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How to Keep Your Taxes Down in Retirement

Unlike working people, retirees have a lot of options to determine how much they'll pay in taxes. Knowing which income buckets to pull from can mean a difference of thousands on your tax bill.

While we all must pay our fair share of taxes, being tax efficient simply means not making simple mistakes that can cause you to pay an unnecessary amount.

Tax planning is important no matter what stage of life you're in, but the reality is that much more tax planning can be done after the paychecks have stopped than during your working years. Here are some simple rules and actionable steps you can take in retirement to keep your income taxes as low as possible, year in and year out.

Look at How Your Income Sources are Taxed

The first step of any retirement plan is to establish an after-tax income goal for yourself each month. Each person's budget is unique, so we always start there. Retirement is the first time in our entire lives we choose where we pull our income from. We have different sources from which we could pull money, such as traditional IRAs, Roth IRAs, Social Security, dividends or interest, etc. Each of these sources is taxed differently, some more favorably than others. The first, and most commonly used, strategy to being tax efficient in retirement is to simply understand what combinations of sources to pull income from that will result in the least tax amount.

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Before we go any further, let's quickly understand how these sources are taxed. Most pensions (if you're lucky enough to still have one) are taxable as ordinary income. Money you pull out of traditional 401(k)s and IRAs is also taxed as ordinary income. Roth IRAs (after meeting a couple basic rules, including being at least age 59½) are 100% tax free when you pull money out. When it comes to the non-retirement accounts, you can spend your own money completely tax free. When you invest those funds, the taxation differs, which we'll get to in just a bit.

Rather Pay 12% in Taxes or 22%?

Let's look at a simplified example (but please keep in mind it's not quite this easy; these are just examples to illustrate broader points):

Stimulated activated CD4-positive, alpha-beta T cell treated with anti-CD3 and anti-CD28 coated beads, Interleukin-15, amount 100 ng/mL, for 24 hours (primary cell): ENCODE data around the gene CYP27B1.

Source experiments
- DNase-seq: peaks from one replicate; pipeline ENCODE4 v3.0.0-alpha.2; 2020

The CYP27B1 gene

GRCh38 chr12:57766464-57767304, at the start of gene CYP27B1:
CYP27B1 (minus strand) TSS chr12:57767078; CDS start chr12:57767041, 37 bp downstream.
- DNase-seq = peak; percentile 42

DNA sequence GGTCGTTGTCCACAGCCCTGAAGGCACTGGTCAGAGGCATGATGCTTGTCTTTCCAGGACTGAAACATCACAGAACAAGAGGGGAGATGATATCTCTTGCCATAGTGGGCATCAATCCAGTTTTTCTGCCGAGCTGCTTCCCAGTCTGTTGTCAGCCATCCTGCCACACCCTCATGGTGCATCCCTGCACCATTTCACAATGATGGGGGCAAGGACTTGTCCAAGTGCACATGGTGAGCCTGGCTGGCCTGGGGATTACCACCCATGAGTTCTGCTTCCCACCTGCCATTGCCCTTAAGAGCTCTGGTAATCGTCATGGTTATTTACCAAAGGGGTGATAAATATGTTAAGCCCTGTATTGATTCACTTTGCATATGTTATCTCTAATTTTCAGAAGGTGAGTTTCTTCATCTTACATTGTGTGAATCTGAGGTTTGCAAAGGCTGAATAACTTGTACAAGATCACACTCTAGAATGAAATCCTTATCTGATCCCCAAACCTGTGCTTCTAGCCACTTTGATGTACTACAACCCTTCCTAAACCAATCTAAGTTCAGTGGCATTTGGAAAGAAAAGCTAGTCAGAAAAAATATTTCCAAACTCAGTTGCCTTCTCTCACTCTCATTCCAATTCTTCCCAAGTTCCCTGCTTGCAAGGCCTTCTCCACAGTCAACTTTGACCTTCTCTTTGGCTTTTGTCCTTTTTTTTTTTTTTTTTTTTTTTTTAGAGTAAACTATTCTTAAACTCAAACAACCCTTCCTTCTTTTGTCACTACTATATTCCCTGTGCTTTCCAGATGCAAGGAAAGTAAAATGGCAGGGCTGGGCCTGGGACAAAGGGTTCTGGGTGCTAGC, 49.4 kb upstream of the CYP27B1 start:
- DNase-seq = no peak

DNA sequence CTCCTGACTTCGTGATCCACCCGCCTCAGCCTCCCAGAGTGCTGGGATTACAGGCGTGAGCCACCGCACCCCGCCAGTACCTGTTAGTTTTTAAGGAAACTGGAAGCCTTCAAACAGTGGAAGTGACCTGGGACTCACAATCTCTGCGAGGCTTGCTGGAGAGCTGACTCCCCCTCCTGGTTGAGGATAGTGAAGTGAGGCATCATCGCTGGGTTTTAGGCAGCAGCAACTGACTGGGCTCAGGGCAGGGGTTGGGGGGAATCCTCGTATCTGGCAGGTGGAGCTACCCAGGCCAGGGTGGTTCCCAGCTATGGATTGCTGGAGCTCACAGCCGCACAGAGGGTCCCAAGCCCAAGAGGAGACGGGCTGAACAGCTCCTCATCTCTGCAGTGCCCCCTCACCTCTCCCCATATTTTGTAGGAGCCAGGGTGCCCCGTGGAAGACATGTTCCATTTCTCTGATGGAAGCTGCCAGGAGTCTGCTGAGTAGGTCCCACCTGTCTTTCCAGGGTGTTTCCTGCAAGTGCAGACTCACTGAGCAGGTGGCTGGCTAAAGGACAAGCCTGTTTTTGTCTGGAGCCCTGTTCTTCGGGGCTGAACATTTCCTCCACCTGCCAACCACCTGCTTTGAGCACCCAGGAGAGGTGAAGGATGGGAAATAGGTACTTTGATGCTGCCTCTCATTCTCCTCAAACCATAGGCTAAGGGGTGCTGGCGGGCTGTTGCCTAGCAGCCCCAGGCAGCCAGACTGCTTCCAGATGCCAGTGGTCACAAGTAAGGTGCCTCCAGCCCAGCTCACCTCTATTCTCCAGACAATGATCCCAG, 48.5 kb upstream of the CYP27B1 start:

A 65-year-old couple is looking for $7,000 a month in after-tax income to meet their retirement goals, or $84,000 for the year. Let's say they have $500,000 in traditional IRAs and $200,000 in non-retirement accounts sitting in cash.

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Looking at the 2018 tax brackets, let's focus on married filing jointly: After $77,400, they go from paying 12% on taxable income to 22% on taxable income. This means they should stop pulling from their IRAs once their taxable income reaches $77,400 for the year. It would be much more beneficial to take the final $7,000 they need for the year from the non-retirement account, which is not taxable income. By properly using the after-tax money, they saved those IRA dollars from getting taxed at a 10% higher rate.

Conversely, people often spend way too much of their non-retirement money early in retirement and miss out on low tax brackets for their IRA income. In the example above, in theory it would be good for the couple to spend $77,400 from their IRAs this year; chances are that money will never be taxed at a rate lower than 12% again. If they spent all their after-tax money right away, then when they pull from the IRAs in future years, it could be at a higher rate.

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It's the proper mix of each, year in and year out, that allows you to be efficient this year and throughout retirement.